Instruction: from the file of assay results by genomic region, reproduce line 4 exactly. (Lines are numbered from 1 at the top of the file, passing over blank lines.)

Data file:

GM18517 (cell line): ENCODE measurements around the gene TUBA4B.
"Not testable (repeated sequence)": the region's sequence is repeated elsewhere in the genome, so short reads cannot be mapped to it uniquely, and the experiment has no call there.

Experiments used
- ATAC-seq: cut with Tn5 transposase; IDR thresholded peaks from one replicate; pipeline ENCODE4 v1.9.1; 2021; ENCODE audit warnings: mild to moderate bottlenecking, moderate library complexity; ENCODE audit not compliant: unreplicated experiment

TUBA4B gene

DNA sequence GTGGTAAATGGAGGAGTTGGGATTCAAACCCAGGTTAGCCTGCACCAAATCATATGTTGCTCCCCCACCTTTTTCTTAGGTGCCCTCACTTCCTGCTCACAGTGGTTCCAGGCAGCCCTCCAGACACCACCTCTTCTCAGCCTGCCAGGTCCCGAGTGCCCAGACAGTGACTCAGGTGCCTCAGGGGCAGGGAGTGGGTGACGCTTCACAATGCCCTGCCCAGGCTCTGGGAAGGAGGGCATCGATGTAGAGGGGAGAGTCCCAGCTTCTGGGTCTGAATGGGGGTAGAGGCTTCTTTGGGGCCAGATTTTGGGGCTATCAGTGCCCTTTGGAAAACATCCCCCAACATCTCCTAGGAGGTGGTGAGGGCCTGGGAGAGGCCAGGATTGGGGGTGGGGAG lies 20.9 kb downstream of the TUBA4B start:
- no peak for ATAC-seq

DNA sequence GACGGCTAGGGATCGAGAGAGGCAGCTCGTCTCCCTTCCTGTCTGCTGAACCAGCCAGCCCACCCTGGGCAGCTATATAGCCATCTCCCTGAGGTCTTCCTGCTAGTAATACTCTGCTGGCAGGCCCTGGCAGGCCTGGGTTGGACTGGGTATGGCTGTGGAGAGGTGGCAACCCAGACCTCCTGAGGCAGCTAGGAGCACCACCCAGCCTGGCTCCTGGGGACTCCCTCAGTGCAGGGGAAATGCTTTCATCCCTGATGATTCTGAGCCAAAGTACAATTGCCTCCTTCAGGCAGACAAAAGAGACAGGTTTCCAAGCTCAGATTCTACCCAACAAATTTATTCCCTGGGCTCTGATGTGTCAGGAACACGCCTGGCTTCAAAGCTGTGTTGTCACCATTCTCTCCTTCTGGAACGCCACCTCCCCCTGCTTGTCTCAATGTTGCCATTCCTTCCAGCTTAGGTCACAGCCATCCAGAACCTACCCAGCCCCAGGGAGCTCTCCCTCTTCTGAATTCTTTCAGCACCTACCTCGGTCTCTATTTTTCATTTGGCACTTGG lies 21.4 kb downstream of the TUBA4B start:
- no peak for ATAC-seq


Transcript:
- ATAC-seq: cut with Tn5 transposase; IDR thresholded peaks from one replicate; pipeline ENCODE4 v1.9.1; 2021; ENCODE audit warnings: mild to moderate bottlenecking, moderate library complexity; ENCODE audit not compliant: unreplicated experiment